Wednesday, July 25, 2018

The garment that almost destroyed my sewing mojo

It's been so hot all summer that I got the idea into my head that it would be nice to own a few camisoles. To be honest I have never been much of a cami person because I am not a big fan of the strapless bra. However, I think I found one that stays up pretty well and doesn't dig in uncomfortably so I was ready to give the style another try. The Ogden Cami by True Bias is such a popular pattern that it was easy to get inspired with all of the different versions out there.

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My test version used the leftover indigo-dyed cotton/linen from my Willamette shirt. I had just enough hand-dyed fabric left that I hated to waste it. I was able to squeeze out enough for the cami, which takes less than a yard of fabric. This time I used the reverse side of the fabric from my Willamette shirt. It's much more solid in appearance and pretty much looks like a chambray fabric, which I was very happy with.

For this version I cut and sewed a size 0. I lengthened the body just slightly, about 5/8". Otherwise I made no changes. I embroidered a red X with perle cotton on the back lining piece to make it easy to identify the back from the front. It was very easy to do and didn't create any itch potential like it would have if I'd sewed a tag on the inside. I used the string trick to turn my spaghetti straps, but I wasn't altogether happy with the results. The straps turned just fine but getting them pressed flat and straight was difficult and honestly my straps are pretty wavy.

The fit on this one is ok, but it's tight under the arms. I modified the pattern to increase just the armholes to a size 2, giving me about 1/2" additional width all the way around. I sewed this version all in one afternoon so I was ready to cut out my next version. I haven't actually worn this one yet but I have made it part of my Summer 10x10 challenge, so I'm sure I will have plenty to report on it soon.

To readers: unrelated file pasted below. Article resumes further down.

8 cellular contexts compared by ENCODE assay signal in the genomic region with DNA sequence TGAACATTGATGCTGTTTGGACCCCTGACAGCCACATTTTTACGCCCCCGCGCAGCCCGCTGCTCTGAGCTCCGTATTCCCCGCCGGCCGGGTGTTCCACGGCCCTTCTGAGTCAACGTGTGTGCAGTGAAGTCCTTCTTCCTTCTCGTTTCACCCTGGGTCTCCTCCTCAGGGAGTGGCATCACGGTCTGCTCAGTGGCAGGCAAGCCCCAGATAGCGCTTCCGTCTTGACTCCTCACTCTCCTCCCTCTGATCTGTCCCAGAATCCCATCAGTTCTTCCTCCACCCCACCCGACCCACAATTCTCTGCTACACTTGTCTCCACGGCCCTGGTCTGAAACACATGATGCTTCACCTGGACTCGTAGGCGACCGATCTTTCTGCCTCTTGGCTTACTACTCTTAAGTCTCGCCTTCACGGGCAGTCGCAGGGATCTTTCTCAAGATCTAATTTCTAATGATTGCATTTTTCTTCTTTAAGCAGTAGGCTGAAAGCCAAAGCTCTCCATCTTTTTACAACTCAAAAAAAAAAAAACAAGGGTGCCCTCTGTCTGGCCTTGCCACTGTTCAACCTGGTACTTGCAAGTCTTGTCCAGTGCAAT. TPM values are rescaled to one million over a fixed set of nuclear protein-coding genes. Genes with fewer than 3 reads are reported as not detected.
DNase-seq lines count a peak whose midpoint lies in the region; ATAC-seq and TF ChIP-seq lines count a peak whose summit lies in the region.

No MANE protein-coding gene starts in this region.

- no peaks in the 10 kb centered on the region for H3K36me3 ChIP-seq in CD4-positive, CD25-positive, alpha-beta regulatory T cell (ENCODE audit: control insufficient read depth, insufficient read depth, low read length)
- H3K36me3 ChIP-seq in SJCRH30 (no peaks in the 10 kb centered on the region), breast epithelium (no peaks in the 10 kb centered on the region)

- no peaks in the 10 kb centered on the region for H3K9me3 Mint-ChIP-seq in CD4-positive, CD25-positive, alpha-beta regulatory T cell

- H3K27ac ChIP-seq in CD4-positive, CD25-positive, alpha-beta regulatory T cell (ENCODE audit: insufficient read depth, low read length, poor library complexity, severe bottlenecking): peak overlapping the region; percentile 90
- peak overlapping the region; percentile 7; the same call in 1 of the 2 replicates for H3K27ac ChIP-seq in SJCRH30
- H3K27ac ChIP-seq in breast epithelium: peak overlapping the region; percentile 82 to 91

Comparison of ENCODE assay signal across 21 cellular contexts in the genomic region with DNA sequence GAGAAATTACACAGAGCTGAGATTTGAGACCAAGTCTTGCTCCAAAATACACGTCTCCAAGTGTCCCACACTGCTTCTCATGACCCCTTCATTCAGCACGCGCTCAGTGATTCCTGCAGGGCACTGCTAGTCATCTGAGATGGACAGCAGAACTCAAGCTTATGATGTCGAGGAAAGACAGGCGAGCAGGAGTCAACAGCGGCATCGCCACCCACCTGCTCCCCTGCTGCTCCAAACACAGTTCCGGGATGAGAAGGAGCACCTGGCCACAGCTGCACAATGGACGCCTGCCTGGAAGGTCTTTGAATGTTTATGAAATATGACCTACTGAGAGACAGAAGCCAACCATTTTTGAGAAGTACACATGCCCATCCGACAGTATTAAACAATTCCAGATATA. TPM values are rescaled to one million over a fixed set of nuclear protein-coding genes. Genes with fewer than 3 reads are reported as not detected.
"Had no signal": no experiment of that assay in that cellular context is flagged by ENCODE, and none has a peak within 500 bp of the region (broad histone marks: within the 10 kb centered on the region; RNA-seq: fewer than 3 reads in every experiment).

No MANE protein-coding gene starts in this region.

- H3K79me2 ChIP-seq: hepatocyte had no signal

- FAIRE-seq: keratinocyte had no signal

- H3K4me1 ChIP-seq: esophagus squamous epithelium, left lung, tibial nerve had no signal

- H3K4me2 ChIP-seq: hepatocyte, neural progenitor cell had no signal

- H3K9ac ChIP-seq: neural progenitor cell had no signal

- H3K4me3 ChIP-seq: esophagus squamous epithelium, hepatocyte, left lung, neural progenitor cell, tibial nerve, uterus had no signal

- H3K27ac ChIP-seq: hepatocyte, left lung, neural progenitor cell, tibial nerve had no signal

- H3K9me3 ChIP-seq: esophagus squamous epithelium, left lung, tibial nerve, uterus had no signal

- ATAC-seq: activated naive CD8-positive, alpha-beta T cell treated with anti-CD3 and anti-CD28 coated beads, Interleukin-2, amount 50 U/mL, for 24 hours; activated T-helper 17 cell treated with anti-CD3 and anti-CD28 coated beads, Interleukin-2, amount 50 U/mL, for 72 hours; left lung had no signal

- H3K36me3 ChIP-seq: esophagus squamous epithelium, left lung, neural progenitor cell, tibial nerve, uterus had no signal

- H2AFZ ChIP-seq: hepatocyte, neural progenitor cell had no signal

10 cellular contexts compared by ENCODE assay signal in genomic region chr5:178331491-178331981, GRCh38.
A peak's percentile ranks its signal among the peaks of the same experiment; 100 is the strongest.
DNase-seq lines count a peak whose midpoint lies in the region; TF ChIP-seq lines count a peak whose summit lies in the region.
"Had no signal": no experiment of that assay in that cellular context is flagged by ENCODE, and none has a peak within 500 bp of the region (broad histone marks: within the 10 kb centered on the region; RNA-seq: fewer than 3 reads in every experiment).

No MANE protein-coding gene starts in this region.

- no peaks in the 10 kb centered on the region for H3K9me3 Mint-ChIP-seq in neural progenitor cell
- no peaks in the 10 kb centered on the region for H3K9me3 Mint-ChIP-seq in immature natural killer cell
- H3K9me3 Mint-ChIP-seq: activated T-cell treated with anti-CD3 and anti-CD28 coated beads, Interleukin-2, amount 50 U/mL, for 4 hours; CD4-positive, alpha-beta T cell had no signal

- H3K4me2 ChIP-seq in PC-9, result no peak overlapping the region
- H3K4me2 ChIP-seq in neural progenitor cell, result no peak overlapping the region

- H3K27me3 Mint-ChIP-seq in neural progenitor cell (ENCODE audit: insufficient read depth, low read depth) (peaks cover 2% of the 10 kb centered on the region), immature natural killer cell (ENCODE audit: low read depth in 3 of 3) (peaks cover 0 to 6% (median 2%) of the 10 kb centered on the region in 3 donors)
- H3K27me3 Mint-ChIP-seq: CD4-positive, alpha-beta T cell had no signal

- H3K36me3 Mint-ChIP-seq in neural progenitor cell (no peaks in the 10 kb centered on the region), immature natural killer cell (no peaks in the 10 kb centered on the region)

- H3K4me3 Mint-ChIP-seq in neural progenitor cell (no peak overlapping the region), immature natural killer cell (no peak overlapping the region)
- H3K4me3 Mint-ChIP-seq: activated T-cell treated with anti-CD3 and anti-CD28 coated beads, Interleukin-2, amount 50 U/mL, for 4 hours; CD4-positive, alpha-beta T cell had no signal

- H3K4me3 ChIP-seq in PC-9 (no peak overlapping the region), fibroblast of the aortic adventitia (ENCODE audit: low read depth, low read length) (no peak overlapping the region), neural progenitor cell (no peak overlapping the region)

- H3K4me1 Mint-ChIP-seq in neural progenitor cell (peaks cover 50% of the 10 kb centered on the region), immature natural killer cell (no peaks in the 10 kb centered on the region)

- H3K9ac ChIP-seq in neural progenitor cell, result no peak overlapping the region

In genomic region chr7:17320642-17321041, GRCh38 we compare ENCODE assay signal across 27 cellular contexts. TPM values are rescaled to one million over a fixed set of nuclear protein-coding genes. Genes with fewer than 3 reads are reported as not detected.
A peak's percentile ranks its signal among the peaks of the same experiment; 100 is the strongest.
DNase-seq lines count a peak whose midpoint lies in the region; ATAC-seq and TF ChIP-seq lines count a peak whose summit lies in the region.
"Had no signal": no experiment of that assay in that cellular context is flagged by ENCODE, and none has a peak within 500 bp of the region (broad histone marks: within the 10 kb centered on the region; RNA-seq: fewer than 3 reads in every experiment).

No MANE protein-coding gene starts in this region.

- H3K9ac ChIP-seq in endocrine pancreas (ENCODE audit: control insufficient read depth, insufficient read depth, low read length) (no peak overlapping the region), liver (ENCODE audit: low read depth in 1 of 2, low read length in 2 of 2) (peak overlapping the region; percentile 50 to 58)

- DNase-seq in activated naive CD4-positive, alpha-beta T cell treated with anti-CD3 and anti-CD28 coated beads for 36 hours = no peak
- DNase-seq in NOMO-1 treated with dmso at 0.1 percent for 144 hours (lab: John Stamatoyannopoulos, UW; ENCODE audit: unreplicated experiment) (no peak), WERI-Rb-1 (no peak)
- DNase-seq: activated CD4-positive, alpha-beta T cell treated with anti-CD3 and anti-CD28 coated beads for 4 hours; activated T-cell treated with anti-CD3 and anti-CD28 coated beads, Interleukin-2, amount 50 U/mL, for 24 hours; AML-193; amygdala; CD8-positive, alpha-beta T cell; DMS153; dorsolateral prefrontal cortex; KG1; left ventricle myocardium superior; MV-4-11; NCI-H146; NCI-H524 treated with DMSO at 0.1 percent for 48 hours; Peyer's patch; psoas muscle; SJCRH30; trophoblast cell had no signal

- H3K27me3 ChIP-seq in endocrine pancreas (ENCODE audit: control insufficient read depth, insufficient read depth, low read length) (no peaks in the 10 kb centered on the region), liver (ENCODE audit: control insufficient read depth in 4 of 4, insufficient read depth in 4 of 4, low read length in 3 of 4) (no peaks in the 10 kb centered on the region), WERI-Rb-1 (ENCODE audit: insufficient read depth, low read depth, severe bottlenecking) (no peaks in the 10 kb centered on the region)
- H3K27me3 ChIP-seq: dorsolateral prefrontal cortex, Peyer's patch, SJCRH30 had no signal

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This is silk charmeuse that I bought from fabric mart ages ago. I went a little crazy and bought all these silky fabrics and then let them sit in the stash because I was too scared to sew them, for good reason it turns out. I watched a bunch of classes on sewing with silk and other fine and sheer fabrics. I was armed with all these techniques for cutting and sewing silks.

I used my rotary cutter, pattern weights (ok, I used wet cat food cans but they actually work really well and I highly recommend), and i stabilized my fabric with medical pattern paper. I traced my pattern pieces to be a single layer and the cutting went fine. Where I think I went wrong was using cheap cotton thread for the sewing. One of the classes I watched recommended thin cotton thread, while others advised using silk thread or rayon embroidery thread. I was impatient and only had cotton thread in the appropriate color in my stash so I just used what I had. I am pretty sure the thread was too thick for the fabric and I'm definitely sure that the low quality really hindered my progress. There were often little slubs that would get caught in my tiny 65/9 needle and mess up my sewing. And even though I lowered my machine tension considerably it still puckered quite a bit when I sewed, especially on the hems.

I also had issues with my machine. Because the fabric was so delicate I pretty much had no choice but to use the single hole needle plate function on my machine. However, I have always had a problem with it breaking needles and skipping stitches and this project was no exception. I also had issues with my rolled hem foot. I have basically never been able to get the damn thing to work. Fortunately I knew ahead of time that it probably wasn't going to happen and only ruined a few practice samples before giving up and doing a machine rolled hem without using the special foot.

I did French seams, rather poorly. I also had the same problems with my straps being wavy. it took me about 2 weeks to finally finish this camisole, and I think I only did it because I didn't want to let it defeat me. I am not anxious to sew with silk charmeuse or any other slippery fabric again, no matter how nice it feels.

July 25

Having said all of that, I am wearing my silk cami today and it feels so lovely on. The color is just gorgeous and it'll be perfect to transition to fall with a cardigan or jacket. I've even ordered more fabric to make another Ogden Cami so evidently I haven't learned my lesson. Hopefully rayon challis will be less of a bear to sew than the silk.

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